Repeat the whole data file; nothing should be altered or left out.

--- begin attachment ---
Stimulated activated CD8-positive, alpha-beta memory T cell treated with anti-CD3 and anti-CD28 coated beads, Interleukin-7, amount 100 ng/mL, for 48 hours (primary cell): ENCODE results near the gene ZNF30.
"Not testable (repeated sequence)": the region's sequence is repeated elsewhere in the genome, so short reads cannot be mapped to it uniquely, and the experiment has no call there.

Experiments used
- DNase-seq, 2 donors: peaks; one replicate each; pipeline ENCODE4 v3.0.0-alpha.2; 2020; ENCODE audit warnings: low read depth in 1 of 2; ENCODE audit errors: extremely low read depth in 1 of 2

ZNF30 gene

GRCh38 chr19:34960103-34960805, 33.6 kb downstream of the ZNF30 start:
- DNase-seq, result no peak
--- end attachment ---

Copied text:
Stimulated activated CD8-positive, alpha-beta memory T cell treated with anti-CD3 and anti-CD28 coated beads, Interleukin-7, amount 100 ng/mL, for 48 hours (primary cell): ENCODE results near the gene ZNF30.
"Not testable (repeated sequence)": the region's sequence is repeated elsewhere in the genome, so short reads cannot be mapped to it uniquely, and the experiment has no call there.

Experiments used
- DNase-seq, 2 donors: peaks; one replicate each; pipeline ENCODE4 v3.0.0-alpha.2; 2020; ENCODE audit warnings: low read depth in 1 of 2; ENCODE audit errors: extremely low read depth in 1 of 2

ZNF30 gene

GRCh38 chr19:34960103-34960805, 33.6 kb downstream of the ZNF30 start:
- DNase-seq, result no peak